Eocene "jump-starting" of thermohaline upwelling in the Southern Ocean

Author(s): Bohaty, Steven M.; Harwood, David M.; Zachos, James C.
Author Affiliation(s): Primary:
University of California at Santa Cruz, Earth Sciences Department, Santa Cruz, CA, United States
University of Nebraska, United States
Volume Title: Geological Society of America, 2000 annual meeting
Source: Abstracts with Programs - Geological Society of America, 32(7), p.146; Geological Society of America, 2000 annual meeting, Reno, NV, Nov. 9-18, 2000. Publisher: Geological Society of America (GSA), Boulder, CO, United States. ISSN: 0016-7592 CODEN: GAAPBC
Note: In English
Summary: The late middle Eocene through early Oligocene (42 to 29 Ma) represents an important transition period in Antarctic climates and Southern Ocean circulation. Recent Mg/Ca studies suggest that the positive excursion in benthic foraminiferal oxygen isotope values in the earliest Oligocene (the Oi-1 event) results largely from increased Antarctic ice volume. Southern Ocean surface waters, however, are also interpreted to have cooled at this time, based on increased "cool-water" nannofossil abundance and increased oxygen isotope values in planktic foraminifers. A significant early Oligocene increase in biosiliceous sedimentation also coincides with the Oi-1 event and is interpreted to indicate increased Southern Ocean upwelling and enhanced regional export productivity. Many studies have focused on Eocene-Oligocene boundary records in the Southern Ocean, with less attention directed towards long-term trends during the middle to late Eocene. The upper middle Eocene to lower Oligocene section of ODP Hole 748B, located on the southern Kerguelen Plateau, was examined in the present study. Two pulses in biosiliceous sedimentation are documented in Eocene cores from this hole (centered at approximately 42 and 35 Ma). Although minor in comparison, these events precede the major lower Oligocene increase in biosiliceous sedimentation associated with the Oi-1 isotope event. Additionally, these Eocene events are concomitant with increases in "cool-water" nannofossils, providing direct evidence that increased biosiliceous sedimentation is linked with local surface-water cooling at the site. The Eocene biosiliceous events at Site 748 include a component of radiolarians, sponge spicules, and siliceous plankton (diatoms, silicoflagellates, and ebridians). Increased biosilicification by this range of organisms indicates increased silica availability to all levels of the water column. Furthermore, these events are interpreted to represent the initial stages of deep-water production on the Antarctic shelves and associated upwelling driven by thermohaline circulation. This interpretation is supported by a long-term, middle to upper Eocene increase in benthic foraminiferal oxygen isotope values at Site 748.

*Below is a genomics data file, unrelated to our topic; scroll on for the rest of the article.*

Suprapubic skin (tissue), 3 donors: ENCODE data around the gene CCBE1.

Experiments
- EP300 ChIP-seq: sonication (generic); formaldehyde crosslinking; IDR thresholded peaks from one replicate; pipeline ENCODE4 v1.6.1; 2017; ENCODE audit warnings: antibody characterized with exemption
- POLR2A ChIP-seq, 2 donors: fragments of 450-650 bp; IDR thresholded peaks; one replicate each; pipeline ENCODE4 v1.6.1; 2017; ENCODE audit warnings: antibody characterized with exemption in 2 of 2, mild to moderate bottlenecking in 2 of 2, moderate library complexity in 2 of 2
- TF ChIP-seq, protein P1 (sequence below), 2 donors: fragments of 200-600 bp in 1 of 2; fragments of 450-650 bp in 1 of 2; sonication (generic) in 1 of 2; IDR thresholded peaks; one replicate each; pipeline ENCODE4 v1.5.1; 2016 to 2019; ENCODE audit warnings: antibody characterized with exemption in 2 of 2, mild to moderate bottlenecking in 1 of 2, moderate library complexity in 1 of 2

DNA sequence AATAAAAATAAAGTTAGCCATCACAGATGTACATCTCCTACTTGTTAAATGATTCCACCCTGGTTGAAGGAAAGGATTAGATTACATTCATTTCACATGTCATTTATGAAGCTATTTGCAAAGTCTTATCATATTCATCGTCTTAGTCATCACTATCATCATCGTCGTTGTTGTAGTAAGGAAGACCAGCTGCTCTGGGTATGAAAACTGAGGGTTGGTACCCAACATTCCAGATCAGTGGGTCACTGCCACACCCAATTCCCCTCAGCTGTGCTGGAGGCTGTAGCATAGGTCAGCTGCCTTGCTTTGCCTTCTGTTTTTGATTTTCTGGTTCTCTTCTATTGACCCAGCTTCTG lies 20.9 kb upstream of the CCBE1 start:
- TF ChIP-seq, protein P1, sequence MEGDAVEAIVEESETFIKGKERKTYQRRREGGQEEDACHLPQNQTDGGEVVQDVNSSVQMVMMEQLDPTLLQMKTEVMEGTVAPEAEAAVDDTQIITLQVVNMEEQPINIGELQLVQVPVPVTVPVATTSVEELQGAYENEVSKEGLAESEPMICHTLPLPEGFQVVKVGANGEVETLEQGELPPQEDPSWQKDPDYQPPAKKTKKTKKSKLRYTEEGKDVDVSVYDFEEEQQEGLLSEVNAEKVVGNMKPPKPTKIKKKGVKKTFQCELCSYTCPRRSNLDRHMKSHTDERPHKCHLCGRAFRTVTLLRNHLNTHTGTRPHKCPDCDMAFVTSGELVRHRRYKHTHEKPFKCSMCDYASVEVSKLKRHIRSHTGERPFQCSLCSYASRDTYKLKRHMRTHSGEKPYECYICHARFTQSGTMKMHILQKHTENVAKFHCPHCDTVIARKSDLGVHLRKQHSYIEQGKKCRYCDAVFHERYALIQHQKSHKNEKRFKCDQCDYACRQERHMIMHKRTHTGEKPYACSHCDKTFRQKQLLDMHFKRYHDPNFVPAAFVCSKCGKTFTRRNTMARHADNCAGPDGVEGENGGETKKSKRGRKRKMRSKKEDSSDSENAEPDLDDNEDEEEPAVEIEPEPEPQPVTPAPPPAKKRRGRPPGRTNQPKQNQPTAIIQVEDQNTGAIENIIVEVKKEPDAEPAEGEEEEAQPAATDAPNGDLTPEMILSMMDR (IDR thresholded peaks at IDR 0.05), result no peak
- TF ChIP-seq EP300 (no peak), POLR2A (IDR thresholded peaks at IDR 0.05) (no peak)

Year of Publication: 2000
Research Program: ODP Ocean Drilling Program
Key Words: 12 Stratigraphy, Historical Geology and Paleoecology; Algae; Alkaline earth metals; Antarctic Ocean; Antarctica; Benthic taxa; Calcium; Cenozoic; Cooling; Cores; Deep-water environment; Diatoms; Eocene; Foraminifera; Invertebrata; Isotope ratios; Isotopes; Kerguelen Plateau; Leg 120; Magnesium; Metals; Microfossils; Nannofossils; O-18/O-16; ODP Site 748; Ocean Drilling Program; Oxygen; Paleo-oceanography; Paleoclimatology; Paleogene; Plankton; Planktonic taxa; Plantae; Porifera; Productivity; Protista; Radiolaria; Sedimentation; Stable isotopes; Tertiary; Thermohaline circulation; Upwelling
Coordinates: S582627 S582627 E0785854 E0785853
Record ID: 2002068168
Copyright Information: GeoRef, Copyright 2019 American Geosciences Institute. Reference includes data supplied by the Geological Society of America, Boulder, CO, United States